The Office of the National Coordinator for Health IT (ONC) is launching a pair of pilots to test the effects of expanding state programs designed to prevent abuse of prescription drugs. The pilots in Indiana and Ohio will find out how health IT can help increase the effectiveness of prescription drug monitoring programs (PDMPs).
PDMPs are statewide electronic databases that providers can use to identify and intervene with prescription drug abusers. The databases collect, monitor and analyze electronically transmitted prescribing and drug dispensing data.
Forty-nine states have these programs or have passed legislation authorizing them. However, the databases are not being used enough, according to the U.S. Department of Health & Human Services. The ONC initiative is designed to increase providers' real-time access to the data.
"The PDMP pilot projects being launched today will help hospital staff identify a patient's controlled substance history at the point of care to enable better targeting appropriate treatments and reduce the potential of an overdose or even death," Farzad Mostashari, National Coordinator for Health IT, said in the announcement. "We are not creating new systems, we are adding value to those that exist."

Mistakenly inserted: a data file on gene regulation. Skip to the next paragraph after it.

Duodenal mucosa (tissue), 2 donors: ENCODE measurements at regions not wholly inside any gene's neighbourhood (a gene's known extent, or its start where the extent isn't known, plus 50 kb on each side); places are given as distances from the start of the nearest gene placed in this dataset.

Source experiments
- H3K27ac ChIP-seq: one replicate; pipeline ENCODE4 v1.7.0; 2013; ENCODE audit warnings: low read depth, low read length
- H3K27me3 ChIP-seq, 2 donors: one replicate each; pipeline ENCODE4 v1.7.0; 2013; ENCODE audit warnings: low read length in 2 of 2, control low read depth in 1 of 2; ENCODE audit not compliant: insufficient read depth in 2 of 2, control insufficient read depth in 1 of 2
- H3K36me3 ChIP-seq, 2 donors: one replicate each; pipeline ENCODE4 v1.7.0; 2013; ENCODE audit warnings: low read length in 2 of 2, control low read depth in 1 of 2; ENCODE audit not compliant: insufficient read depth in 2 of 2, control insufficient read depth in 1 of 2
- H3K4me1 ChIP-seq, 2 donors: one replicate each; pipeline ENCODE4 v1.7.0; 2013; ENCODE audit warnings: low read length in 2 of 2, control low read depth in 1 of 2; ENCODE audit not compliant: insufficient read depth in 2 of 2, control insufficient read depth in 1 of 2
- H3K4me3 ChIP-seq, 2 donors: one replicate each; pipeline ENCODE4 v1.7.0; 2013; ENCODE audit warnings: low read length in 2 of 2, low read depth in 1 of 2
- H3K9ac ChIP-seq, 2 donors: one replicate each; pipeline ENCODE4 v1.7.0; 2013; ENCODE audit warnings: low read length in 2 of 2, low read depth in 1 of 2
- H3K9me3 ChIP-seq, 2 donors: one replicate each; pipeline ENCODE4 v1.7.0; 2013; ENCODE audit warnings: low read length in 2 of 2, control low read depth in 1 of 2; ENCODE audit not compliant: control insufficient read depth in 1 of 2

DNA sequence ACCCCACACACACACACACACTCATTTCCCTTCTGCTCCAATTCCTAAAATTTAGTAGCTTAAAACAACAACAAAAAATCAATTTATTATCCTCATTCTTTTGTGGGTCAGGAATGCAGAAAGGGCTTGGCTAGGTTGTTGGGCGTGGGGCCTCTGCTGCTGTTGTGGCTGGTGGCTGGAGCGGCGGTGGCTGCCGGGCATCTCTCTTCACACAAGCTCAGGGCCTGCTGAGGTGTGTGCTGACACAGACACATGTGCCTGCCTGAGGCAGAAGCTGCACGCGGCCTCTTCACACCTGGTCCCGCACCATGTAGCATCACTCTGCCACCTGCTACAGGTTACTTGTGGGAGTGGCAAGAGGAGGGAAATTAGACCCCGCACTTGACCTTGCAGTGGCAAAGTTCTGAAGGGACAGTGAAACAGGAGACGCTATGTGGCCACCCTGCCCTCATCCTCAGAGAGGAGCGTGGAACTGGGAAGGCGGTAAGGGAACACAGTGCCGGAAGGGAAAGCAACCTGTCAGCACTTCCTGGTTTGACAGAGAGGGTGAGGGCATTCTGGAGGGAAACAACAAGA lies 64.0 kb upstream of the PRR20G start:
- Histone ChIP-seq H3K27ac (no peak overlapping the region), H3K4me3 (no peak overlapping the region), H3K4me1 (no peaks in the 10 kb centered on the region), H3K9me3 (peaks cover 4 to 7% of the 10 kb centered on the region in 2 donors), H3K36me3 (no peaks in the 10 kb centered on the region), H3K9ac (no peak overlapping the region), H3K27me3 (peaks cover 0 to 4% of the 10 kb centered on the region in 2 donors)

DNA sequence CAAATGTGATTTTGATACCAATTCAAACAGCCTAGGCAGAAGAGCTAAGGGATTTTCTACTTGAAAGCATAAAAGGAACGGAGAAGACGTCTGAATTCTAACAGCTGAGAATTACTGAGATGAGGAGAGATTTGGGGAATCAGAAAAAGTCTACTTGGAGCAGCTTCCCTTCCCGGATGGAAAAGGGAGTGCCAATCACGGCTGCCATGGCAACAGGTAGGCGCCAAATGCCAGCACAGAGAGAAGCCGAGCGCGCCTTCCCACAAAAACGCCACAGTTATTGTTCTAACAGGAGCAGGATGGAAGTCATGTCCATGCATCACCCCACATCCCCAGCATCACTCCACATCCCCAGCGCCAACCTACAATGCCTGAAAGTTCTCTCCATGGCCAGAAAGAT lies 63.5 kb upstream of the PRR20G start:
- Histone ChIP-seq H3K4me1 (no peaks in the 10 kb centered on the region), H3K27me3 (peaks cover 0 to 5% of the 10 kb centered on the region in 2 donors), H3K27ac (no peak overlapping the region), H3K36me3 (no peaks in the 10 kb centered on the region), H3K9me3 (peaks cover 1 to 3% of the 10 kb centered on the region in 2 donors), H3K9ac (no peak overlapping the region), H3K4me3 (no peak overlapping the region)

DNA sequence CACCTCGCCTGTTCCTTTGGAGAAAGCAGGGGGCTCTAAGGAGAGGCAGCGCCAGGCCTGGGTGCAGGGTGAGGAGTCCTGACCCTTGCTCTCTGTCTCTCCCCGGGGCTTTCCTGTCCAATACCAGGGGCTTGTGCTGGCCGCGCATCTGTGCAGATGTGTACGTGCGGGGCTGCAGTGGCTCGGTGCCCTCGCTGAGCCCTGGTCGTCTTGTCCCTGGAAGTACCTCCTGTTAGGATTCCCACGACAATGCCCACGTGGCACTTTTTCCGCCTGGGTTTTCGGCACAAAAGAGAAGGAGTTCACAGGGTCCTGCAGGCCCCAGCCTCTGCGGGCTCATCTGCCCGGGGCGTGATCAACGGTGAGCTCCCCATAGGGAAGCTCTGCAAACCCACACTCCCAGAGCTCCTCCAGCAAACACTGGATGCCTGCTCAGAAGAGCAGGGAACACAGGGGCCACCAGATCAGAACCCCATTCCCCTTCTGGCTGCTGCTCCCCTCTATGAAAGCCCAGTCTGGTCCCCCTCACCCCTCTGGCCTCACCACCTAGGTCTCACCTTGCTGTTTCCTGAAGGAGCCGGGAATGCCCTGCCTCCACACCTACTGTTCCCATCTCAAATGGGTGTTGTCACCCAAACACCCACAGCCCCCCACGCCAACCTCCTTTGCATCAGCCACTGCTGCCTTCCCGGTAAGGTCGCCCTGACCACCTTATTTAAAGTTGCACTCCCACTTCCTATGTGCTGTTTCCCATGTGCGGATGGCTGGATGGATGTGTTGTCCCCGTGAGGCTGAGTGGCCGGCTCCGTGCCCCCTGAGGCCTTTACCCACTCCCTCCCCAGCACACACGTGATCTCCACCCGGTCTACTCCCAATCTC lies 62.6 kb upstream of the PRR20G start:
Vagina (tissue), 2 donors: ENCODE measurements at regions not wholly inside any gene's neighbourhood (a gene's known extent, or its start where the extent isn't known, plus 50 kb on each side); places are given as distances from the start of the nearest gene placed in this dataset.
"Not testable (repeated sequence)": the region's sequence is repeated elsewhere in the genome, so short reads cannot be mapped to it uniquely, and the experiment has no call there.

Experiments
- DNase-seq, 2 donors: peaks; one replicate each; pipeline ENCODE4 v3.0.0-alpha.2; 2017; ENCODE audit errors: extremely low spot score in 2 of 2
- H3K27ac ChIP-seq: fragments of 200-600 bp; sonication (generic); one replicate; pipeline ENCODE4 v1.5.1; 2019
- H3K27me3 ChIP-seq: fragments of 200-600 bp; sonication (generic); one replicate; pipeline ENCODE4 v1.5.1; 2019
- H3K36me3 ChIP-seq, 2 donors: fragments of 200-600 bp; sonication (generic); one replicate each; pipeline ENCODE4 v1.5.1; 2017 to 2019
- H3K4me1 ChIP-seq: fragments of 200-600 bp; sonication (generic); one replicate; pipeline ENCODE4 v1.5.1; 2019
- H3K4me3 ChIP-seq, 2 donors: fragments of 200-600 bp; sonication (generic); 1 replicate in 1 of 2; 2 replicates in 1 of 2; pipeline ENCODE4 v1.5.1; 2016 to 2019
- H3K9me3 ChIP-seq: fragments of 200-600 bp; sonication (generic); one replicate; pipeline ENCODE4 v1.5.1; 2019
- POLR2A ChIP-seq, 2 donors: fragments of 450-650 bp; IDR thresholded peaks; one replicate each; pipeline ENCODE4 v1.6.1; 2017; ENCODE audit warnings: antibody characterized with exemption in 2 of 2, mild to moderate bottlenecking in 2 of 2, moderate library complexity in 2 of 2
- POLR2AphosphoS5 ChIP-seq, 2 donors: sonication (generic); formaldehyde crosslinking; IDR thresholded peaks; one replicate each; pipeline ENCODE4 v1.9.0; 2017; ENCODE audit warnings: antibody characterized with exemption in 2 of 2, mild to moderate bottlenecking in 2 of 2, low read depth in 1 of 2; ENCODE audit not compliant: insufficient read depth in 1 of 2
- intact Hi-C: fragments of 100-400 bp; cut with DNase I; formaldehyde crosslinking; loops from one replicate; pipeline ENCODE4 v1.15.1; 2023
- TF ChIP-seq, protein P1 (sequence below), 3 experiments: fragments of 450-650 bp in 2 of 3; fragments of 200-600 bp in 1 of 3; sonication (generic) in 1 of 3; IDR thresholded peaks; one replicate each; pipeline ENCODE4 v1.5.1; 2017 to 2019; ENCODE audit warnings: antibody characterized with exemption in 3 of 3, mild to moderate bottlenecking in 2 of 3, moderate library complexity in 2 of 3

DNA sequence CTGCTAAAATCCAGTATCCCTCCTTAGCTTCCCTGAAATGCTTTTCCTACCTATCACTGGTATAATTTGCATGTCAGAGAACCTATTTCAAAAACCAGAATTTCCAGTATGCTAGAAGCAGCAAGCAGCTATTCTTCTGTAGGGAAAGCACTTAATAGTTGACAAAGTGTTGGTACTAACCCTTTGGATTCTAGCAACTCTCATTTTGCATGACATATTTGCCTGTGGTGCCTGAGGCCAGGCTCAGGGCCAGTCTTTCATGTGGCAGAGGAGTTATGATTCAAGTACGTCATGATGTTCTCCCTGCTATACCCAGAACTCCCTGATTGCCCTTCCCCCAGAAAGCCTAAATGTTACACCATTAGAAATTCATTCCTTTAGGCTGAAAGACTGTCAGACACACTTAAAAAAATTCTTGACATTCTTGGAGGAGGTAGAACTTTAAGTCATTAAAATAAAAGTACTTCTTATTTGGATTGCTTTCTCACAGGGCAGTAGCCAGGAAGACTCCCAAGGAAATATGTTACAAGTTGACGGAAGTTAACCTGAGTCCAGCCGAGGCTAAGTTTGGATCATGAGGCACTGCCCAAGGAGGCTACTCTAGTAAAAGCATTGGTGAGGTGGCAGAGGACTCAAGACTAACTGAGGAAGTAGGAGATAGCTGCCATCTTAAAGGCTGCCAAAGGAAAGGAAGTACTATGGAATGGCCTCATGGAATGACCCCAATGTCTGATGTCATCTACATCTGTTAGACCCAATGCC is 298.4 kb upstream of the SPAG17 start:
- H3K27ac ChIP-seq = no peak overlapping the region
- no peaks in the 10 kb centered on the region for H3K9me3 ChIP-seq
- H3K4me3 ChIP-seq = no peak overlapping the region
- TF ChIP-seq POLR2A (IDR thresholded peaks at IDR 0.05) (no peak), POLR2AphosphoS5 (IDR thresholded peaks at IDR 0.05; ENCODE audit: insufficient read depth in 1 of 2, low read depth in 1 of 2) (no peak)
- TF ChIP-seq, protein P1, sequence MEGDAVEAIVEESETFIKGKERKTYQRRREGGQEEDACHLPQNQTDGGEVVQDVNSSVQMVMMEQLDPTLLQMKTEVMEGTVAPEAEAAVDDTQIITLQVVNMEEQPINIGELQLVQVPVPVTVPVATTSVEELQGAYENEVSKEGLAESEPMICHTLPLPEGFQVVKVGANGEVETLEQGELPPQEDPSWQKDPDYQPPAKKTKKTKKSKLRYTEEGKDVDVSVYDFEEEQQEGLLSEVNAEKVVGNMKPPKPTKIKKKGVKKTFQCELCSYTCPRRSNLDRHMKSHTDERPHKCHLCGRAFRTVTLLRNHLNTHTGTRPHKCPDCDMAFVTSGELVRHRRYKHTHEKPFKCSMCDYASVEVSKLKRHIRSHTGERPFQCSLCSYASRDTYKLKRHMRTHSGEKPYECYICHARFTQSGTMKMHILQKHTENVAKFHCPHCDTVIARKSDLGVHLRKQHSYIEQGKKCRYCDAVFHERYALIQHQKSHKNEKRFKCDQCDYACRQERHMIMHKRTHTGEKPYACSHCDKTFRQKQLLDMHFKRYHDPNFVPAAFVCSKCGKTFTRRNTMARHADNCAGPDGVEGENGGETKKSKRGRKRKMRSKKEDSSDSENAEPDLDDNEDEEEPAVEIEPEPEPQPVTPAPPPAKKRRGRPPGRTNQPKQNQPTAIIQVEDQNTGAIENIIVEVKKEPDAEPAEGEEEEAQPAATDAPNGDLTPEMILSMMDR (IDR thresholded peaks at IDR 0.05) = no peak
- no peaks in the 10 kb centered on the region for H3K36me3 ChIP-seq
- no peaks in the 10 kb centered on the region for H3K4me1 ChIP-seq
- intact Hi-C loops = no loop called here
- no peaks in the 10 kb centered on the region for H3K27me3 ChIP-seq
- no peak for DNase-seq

In the Indiana pilot, emergency departments will receive patients' controlled substance histories from the Regenstrief Medical Records System, a unit of the Wishard healthcare system that is also used by other area hospitals. In some states, the press release stated, EDs are responsible for almost 25 percent of controlled substance prescriptions.
In the Ohio pilot, drug risk indicators will be included in the electronic health record at the Springfield Center for Family Medicine in Springfield, Ohio. The researchers will measure how that effects clinical decision making.
The Enhancing Access to PDMPs Project grew out of a White House Roundtable on health IT and prescription drug abuse in June 2011. The project is funded by the Substance Abuse and Mental Health Services Administration (SAMHSA). ONC is managing it in collaboration with SAMHSA, the Centers for Disease Control and Prevention, and the Office of National Drug Control Policy.
Under a New York bill recently passed by the state legislature, physicians will have to write electronic prescriptions for painkillers within three years and will also have to check online records before prescribing them. The measure mandates the creation of a database for controlled substances and requires pharmacists to report when they fill such prescriptions.